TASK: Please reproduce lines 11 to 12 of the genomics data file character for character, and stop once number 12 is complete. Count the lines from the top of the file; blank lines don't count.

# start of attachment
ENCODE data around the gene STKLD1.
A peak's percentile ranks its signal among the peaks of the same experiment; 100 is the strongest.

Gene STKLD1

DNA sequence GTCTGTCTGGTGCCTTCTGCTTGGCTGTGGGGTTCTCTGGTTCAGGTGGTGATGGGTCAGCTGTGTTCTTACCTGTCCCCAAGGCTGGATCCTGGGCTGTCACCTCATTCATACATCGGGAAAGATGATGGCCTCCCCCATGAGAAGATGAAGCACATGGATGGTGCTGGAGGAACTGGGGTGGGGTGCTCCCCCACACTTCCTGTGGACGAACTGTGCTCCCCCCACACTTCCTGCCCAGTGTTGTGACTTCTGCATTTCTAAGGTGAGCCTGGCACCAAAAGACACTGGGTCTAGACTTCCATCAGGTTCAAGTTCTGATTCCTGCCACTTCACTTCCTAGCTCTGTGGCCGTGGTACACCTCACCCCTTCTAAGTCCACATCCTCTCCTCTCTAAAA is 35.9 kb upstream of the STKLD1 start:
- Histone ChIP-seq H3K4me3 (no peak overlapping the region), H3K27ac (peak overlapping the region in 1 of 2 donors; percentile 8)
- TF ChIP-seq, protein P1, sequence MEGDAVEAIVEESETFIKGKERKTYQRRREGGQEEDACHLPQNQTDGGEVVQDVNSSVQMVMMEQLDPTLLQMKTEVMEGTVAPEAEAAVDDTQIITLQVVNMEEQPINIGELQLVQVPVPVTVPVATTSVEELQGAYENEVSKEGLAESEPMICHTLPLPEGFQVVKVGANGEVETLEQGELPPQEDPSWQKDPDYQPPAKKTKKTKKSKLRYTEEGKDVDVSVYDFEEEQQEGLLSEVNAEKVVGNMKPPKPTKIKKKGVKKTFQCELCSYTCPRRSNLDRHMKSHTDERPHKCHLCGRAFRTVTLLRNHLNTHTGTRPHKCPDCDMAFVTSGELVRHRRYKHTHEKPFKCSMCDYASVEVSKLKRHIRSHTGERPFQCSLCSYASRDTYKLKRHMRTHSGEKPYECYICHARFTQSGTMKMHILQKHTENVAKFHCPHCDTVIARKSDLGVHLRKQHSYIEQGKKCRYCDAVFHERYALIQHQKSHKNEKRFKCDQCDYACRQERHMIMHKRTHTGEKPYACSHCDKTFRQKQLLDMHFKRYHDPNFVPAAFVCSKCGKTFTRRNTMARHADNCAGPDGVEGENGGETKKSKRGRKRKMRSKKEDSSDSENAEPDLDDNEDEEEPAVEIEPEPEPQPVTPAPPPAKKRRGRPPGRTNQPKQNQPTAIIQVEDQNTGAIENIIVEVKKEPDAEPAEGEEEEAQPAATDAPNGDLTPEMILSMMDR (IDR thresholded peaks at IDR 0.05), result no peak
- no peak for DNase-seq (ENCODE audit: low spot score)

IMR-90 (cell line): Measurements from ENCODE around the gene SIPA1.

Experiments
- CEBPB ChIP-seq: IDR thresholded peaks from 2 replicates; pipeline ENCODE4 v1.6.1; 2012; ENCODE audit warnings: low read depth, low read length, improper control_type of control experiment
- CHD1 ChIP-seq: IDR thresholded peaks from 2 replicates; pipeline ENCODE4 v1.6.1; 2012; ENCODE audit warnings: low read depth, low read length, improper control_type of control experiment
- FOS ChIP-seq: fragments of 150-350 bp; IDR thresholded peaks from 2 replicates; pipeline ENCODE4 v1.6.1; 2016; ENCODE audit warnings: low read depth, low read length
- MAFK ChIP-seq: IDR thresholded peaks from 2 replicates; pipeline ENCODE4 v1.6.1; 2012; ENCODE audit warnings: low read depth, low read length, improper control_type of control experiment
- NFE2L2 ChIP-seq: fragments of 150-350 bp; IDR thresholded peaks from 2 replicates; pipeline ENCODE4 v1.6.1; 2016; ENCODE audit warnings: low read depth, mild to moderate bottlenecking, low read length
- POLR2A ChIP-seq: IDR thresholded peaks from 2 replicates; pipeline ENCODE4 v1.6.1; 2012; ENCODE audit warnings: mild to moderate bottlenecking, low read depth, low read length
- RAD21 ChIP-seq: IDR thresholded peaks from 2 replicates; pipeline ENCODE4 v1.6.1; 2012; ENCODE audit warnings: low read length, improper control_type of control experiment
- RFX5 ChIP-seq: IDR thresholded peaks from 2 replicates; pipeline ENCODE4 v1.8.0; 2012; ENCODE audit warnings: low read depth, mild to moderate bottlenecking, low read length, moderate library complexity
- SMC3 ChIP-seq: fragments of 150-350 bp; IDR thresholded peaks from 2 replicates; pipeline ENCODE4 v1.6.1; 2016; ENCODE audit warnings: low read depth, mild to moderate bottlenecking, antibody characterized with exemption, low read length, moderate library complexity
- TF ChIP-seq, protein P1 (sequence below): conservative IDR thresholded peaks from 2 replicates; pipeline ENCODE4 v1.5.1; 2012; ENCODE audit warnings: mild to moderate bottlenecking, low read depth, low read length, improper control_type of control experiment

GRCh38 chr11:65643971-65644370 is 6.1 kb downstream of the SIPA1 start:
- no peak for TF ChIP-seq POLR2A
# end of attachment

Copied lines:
- CHD1 ChIP-seq: IDR thresholded peaks from 2 replicates; pipeline ENCODE4 v1.6.1; 2012; ENCODE audit warnings: low read depth, low read length, improper control_type of control experiment
- FOS ChIP-seq: fragments of 150-350 bp; IDR thresholded peaks from 2 replicates; pipeline ENCODE4 v1.6.1; 2016; ENCODE audit warnings: low read depth, low read length